World Hepatitis Report

World Hepatitis Report

This article covers ‘Daily Current Affairs’ and the topic details of ”World Hepatitis Report”. This topic is relevant in the “Science and Technology” section of the UPSC CSE exam.


Why in the News?

The World Health Organization (WHO) recently published the Global Hepatitis Report for the year 2024. According to this report, India bears one of the heaviest burdens of viral hepatitis, which can result in liver inflammation damage and potentially lead to liver cancer.


Significant points highlighted in the Report

  • High Prevalence in India: 
  1. An estimated 29.8 million Indians lived with Hepatitis B in 2022, and 5.5 million with Hepatitis C. 
  2. These numbers mirror a substantial portion of the global burden of viral hepatitis.


  • Mortality:
  1. Both Hepatitis B and C can lead to chronic liver disease, cirrhosis, and cancer, significantly impacting global health.
  2. Men are disproportionately affected, and a large portion of cases occur among those aged 30-54.


  • Challenges and Gaps:
  1. Despite progress in prevention, diagnosis and treatment remain major challenges.
  2. Many infected individuals remain unaware of their status, contributing to the rise in deaths.


  • Need for global efforts:
  1. The World Health Organization (WHO) urges a concerted global effort to address viral hepatitis.
  2. Expanding access to testing and treatment, strengthening prevention measures, improving data collection, and engaging communities are crucial.


  • Ending the hepatitis by 2030:
  1. The WHO outlines a public health approach aiming to eliminate hepatitis by 2030.
  2. This ambitious goal requires addressing disparities in access to healthcare and funding, as well as ensuring affordable medications and services.


About Hepatitis

  • Hepatitis is characterised by inflammation of the liver, often stemming from viral infections, although other factors can also trigger it. These may include autoimmune conditions, drug reactions, toxins, and alcohol consumption. 
  • Autoimmune hepatitis manifests when the body produces antibodies targeting liver tissue. The liver plays a crucial role in processing nutrients, purifying the blood, and combating infections.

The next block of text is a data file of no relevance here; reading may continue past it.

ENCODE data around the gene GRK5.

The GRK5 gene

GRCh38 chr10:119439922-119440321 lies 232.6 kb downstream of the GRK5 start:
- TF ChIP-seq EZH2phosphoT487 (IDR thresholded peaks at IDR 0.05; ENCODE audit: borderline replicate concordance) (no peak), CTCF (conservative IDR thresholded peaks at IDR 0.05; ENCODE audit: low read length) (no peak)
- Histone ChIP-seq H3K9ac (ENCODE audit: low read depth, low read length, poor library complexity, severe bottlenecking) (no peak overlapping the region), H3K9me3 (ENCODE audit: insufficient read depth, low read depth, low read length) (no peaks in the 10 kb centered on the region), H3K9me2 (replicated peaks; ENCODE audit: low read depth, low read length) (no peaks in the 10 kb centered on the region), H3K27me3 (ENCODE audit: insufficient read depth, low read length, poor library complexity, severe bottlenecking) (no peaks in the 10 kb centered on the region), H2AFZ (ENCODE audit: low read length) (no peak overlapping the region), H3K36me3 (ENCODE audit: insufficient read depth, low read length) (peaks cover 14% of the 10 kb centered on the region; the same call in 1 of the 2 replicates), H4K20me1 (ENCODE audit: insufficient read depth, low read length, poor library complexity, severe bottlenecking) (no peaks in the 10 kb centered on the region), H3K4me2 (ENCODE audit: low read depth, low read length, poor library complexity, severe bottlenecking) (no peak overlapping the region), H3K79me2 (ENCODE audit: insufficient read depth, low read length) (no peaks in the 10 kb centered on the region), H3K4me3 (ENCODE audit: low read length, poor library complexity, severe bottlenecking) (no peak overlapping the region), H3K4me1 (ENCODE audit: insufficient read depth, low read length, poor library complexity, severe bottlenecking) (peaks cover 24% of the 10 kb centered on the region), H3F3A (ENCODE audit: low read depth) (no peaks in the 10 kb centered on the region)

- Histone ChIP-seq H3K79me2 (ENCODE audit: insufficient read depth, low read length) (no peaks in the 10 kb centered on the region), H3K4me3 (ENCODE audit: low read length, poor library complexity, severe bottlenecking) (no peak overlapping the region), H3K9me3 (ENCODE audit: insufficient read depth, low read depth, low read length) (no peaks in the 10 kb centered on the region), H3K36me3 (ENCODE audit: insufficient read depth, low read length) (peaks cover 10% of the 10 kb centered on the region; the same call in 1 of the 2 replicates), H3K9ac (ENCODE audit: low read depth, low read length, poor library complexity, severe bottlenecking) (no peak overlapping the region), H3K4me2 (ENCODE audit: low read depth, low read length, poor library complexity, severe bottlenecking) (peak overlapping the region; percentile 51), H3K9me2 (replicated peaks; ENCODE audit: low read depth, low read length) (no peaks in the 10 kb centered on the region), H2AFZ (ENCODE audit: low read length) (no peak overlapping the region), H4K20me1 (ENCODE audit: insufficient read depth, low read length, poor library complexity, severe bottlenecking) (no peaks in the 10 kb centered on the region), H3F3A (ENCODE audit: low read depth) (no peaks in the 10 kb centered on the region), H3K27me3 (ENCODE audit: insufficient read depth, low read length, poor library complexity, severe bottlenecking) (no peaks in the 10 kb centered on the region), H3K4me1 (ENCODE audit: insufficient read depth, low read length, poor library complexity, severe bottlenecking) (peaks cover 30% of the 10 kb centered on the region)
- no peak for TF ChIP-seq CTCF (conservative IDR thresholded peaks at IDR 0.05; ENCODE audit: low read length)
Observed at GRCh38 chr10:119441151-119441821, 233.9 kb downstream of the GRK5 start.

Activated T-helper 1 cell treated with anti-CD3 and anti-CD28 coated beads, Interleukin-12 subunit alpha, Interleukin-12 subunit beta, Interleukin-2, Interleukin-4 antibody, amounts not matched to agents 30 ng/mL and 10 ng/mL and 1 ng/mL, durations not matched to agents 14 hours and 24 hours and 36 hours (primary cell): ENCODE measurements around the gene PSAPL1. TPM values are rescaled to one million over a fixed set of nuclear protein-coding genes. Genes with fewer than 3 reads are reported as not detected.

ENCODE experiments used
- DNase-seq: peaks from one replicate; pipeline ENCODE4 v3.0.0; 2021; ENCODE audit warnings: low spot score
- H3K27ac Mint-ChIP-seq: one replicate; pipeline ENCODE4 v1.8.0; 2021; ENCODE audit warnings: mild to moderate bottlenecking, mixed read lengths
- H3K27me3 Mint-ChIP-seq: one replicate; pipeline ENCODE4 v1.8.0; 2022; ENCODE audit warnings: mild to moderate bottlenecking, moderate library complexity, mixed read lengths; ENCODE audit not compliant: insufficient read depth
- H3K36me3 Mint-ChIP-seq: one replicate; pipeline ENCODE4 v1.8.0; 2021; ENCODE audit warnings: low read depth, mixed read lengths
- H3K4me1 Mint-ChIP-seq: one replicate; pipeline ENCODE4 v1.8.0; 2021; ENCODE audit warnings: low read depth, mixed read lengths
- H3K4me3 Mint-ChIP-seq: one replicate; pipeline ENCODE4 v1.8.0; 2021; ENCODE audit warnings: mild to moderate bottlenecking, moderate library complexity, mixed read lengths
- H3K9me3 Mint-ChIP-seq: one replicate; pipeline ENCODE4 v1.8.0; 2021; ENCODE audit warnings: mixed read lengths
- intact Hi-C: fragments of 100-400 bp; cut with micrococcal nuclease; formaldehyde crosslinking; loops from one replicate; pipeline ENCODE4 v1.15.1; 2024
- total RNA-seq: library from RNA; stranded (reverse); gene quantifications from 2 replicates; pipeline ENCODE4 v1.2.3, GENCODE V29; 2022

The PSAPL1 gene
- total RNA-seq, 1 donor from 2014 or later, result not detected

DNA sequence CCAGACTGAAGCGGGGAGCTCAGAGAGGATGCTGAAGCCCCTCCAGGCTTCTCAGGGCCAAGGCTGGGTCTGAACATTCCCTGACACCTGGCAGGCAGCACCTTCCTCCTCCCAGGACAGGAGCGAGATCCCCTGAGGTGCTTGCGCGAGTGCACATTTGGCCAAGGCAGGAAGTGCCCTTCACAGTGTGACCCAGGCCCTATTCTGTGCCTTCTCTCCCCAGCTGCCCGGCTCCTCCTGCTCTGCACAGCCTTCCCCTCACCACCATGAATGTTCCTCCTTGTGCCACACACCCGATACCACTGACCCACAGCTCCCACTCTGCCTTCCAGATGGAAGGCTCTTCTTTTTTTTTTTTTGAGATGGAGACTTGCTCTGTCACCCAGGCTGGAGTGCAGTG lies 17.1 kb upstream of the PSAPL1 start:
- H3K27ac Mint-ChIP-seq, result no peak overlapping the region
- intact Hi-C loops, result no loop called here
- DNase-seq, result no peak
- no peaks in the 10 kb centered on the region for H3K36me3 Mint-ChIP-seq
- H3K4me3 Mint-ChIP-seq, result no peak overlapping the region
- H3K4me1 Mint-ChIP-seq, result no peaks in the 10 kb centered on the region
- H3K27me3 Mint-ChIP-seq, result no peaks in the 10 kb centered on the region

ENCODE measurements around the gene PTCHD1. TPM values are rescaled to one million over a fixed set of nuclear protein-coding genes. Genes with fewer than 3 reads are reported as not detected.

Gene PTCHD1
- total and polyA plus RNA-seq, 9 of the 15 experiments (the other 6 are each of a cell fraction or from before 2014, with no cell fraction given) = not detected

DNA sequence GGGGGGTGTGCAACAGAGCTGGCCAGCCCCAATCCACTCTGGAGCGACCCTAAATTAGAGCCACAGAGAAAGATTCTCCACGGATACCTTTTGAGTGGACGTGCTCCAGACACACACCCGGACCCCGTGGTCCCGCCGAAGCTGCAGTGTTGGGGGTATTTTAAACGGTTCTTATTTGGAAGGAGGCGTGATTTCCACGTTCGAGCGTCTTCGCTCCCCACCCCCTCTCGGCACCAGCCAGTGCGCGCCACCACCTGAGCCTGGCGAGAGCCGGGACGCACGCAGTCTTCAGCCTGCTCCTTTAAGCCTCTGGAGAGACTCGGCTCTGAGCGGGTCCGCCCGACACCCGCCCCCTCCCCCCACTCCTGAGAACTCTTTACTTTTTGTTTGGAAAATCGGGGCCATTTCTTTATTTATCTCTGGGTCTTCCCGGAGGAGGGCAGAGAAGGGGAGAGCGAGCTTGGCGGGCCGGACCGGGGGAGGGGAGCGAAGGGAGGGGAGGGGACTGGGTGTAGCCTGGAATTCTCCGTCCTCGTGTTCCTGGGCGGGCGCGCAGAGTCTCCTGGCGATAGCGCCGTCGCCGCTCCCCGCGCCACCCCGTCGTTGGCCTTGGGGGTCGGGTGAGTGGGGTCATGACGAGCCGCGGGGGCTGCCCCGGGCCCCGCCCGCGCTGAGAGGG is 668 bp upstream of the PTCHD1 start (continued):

• Inflammation or damage to the liver can impair its functions. Viral hepatitis is classified into five main types: hepatitis A, B, C, D, and E, each caused by a distinct virus.

Types of Hepatitis


Hepatitis A (HAV)

  • Primarily spread through ingesting contaminated food or water.
  • Symptoms encompass fatigue, nausea, abdominal discomfort, loss of appetite, and jaundice.
  • Most instances resolve spontaneously without medical intervention, and vaccination is an effective preventive measure.


Hepatitis B (HBV)

  • Transmitted through contact with infected blood, bodily fluids, or from an infected mother to her child during childbirth.
  • Symptoms include abdominal pain, fatigue,  joint pain, dark urine, and jaundice.
  • It may progress to chronic infection, liver cirrhosis, and liver cancer.
  • Highly effective vaccination is available for prevention.


Hepatitis C (HCV)

  • Mainly transmitted through blood-to-blood contact, such as needle sharing, or from an infected mother to her child during childbirth.
  • Often asymptomatic in the initial stages.
  • It can lead to chronic hepatitis, liver cirrhosis, and liver cancer.
  • Advancements in antiviral medications have led to high cure rates.


Hepatitis D (HDV)

  • It occurs solely in individuals already infected with hepatitis B.
  • Transmission routes parallel those of hepatitis B.
  • It can lead to more severe liver disease compared to hepatitis B infection alone.


Hepatitis E (HEV)

  • Typically transmitted through consuming contaminated water.